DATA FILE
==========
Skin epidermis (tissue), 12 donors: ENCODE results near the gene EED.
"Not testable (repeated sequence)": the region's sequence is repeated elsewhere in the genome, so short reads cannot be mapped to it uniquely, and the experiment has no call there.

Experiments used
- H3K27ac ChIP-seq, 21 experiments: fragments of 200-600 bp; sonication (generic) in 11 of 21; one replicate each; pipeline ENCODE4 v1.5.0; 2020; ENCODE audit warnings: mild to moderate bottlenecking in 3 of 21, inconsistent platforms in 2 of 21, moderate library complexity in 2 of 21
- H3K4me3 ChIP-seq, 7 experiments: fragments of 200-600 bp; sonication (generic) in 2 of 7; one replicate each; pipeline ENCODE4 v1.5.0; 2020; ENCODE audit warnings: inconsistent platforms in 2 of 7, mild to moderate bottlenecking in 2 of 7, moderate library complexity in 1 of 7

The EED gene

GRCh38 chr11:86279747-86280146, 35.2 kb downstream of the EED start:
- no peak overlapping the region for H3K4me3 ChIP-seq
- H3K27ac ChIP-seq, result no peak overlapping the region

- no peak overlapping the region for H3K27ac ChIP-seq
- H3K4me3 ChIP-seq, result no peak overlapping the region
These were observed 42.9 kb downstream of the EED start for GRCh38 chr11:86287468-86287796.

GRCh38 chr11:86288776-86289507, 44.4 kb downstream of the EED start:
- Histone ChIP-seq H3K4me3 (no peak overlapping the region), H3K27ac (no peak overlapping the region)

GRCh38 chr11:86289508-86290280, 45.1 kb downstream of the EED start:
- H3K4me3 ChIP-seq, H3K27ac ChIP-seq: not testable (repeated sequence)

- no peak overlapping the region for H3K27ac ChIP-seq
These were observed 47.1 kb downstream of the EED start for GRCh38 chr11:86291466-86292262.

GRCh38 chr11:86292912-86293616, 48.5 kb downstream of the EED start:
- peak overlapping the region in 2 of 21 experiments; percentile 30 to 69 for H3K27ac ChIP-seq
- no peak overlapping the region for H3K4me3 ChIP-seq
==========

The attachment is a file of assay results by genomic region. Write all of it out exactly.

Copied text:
Skin epidermis (tissue), 12 donors: ENCODE results near the gene EED.
"Not testable (repeated sequence)": the region's sequence is repeated elsewhere in the genome, so short reads cannot be mapped to it uniquely, and the experiment has no call there.

Experiments used
- H3K27ac ChIP-seq, 21 experiments: fragments of 200-600 bp; sonication (generic) in 11 of 21; one replicate each; pipeline ENCODE4 v1.5.0; 2020; ENCODE audit warnings: mild to moderate bottlenecking in 3 of 21, inconsistent platforms in 2 of 21, moderate library complexity in 2 of 21
- H3K4me3 ChIP-seq, 7 experiments: fragments of 200-600 bp; sonication (generic) in 2 of 7; one replicate each; pipeline ENCODE4 v1.5.0; 2020; ENCODE audit warnings: inconsistent platforms in 2 of 7, mild to moderate bottlenecking in 2 of 7, moderate library complexity in 1 of 7

The EED gene

GRCh38 chr11:86279747-86280146, 35.2 kb downstream of the EED start:
- no peak overlapping the region for H3K4me3 ChIP-seq
- H3K27ac ChIP-seq, result no peak overlapping the region

- no peak overlapping the region for H3K27ac ChIP-seq
- H3K4me3 ChIP-seq, result no peak overlapping the region
These were observed 42.9 kb downstream of the EED start for GRCh38 chr11:86287468-86287796.

GRCh38 chr11:86288776-86289507, 44.4 kb downstream of the EED start:
- Histone ChIP-seq H3K4me3 (no peak overlapping the region), H3K27ac (no peak overlapping the region)

GRCh38 chr11:86289508-86290280, 45.1 kb downstream of the EED start:
- H3K4me3 ChIP-seq, H3K27ac ChIP-seq: not testable (repeated sequence)

- no peak overlapping the region for H3K27ac ChIP-seq
These were observed 47.1 kb downstream of the EED start for GRCh38 chr11:86291466-86292262.

GRCh38 chr11:86292912-86293616, 48.5 kb downstream of the EED start:
- peak overlapping the region in 2 of 21 experiments; percentile 30 to 69 for H3K27ac ChIP-seq
- no peak overlapping the region for H3K4me3 ChIP-seq